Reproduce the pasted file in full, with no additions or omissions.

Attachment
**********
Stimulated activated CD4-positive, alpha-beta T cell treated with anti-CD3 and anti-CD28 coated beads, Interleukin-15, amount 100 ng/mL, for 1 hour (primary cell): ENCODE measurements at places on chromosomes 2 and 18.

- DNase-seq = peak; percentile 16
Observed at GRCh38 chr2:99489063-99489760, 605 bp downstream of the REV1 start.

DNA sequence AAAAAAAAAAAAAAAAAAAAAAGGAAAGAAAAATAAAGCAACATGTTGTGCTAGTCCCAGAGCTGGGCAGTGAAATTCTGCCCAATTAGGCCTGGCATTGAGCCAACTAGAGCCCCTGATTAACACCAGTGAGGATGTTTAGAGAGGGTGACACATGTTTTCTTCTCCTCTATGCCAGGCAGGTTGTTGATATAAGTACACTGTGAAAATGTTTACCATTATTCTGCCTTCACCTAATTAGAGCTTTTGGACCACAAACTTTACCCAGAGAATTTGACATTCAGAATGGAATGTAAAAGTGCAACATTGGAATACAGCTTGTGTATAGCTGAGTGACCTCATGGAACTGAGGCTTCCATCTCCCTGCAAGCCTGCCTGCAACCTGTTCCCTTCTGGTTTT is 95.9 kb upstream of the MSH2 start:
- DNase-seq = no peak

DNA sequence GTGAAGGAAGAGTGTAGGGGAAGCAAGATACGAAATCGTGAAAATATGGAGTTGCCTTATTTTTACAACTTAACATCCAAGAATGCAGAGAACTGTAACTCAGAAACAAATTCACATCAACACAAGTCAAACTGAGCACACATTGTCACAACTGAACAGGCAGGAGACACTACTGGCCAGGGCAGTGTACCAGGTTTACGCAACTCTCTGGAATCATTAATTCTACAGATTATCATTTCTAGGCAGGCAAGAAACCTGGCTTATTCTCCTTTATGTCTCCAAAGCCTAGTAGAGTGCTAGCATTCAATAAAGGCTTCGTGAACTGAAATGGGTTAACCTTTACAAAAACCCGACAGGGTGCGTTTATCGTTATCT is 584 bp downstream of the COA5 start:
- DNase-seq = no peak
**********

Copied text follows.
Stimulated activated CD4-positive, alpha-beta T cell treated with anti-CD3 and anti-CD28 coated beads, Interleukin-15, amount 100 ng/mL, for 1 hour (primary cell): ENCODE measurements at places on chromosomes 2 and 18.

- DNase-seq = peak; percentile 16
Observed at GRCh38 chr2:99489063-99489760, 605 bp downstream of the REV1 start.

DNA sequence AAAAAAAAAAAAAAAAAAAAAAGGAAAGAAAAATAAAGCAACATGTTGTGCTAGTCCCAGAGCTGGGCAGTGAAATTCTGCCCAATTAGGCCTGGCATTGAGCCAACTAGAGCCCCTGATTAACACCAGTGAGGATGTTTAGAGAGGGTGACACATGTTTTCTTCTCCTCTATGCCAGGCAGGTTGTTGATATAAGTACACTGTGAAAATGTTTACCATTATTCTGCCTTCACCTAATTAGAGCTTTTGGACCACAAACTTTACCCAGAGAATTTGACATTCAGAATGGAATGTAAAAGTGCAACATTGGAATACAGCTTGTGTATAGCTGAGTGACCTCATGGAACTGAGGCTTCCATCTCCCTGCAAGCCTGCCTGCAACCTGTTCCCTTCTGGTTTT is 95.9 kb upstream of the MSH2 start:
- DNase-seq = no peak

DNA sequence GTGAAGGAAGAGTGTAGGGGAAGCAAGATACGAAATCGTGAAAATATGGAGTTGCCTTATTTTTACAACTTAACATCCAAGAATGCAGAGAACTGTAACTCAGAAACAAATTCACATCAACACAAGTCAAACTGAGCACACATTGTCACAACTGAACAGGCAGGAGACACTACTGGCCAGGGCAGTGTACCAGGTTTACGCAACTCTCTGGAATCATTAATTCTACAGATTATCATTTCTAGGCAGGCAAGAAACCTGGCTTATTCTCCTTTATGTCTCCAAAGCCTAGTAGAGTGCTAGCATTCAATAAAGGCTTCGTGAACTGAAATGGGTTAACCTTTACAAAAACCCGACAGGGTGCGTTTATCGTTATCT is 584 bp downstream of the COA5 start:
- DNase-seq = no peak